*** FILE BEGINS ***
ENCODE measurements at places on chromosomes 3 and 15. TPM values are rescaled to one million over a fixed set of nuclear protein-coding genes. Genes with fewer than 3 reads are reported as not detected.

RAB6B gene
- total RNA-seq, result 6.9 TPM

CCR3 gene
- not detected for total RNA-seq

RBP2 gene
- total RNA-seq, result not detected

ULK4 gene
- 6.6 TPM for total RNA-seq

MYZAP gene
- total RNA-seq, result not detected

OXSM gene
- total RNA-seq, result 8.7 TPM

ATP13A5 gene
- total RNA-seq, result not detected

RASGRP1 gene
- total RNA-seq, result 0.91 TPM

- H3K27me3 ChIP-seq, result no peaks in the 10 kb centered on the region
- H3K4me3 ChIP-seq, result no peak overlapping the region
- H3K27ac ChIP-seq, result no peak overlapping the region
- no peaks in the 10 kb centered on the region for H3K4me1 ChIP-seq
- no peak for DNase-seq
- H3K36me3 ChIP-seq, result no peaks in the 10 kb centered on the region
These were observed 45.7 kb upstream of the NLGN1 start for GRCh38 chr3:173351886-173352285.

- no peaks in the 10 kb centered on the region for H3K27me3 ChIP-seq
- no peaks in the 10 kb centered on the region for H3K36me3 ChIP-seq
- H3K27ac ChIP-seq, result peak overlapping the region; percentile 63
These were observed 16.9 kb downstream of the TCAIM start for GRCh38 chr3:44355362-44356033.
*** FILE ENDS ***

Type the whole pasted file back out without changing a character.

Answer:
ENCODE measurements at places on chromosomes 3 and 15. TPM values are rescaled to one million over a fixed set of nuclear protein-coding genes. Genes with fewer than 3 reads are reported as not detected.

RAB6B gene
- total RNA-seq, result 6.9 TPM

CCR3 gene
- not detected for total RNA-seq

RBP2 gene
- total RNA-seq, result not detected

ULK4 gene
- 6.6 TPM for total RNA-seq

MYZAP gene
- total RNA-seq, result not detected

OXSM gene
- total RNA-seq, result 8.7 TPM

ATP13A5 gene
- total RNA-seq, result not detected

RASGRP1 gene
- total RNA-seq, result 0.91 TPM

- H3K27me3 ChIP-seq, result no peaks in the 10 kb centered on the region
- H3K4me3 ChIP-seq, result no peak overlapping the region
- H3K27ac ChIP-seq, result no peak overlapping the region
- no peaks in the 10 kb centered on the region for H3K4me1 ChIP-seq
- no peak for DNase-seq
- H3K36me3 ChIP-seq, result no peaks in the 10 kb centered on the region
These were observed 45.7 kb upstream of the NLGN1 start for GRCh38 chr3:173351886-173352285.

- no peaks in the 10 kb centered on the region for H3K27me3 ChIP-seq
- no peaks in the 10 kb centered on the region for H3K36me3 ChIP-seq
- H3K27ac ChIP-seq, result peak overlapping the region; percentile 63
These were observed 16.9 kb downstream of the TCAIM start for GRCh38 chr3:44355362-44356033.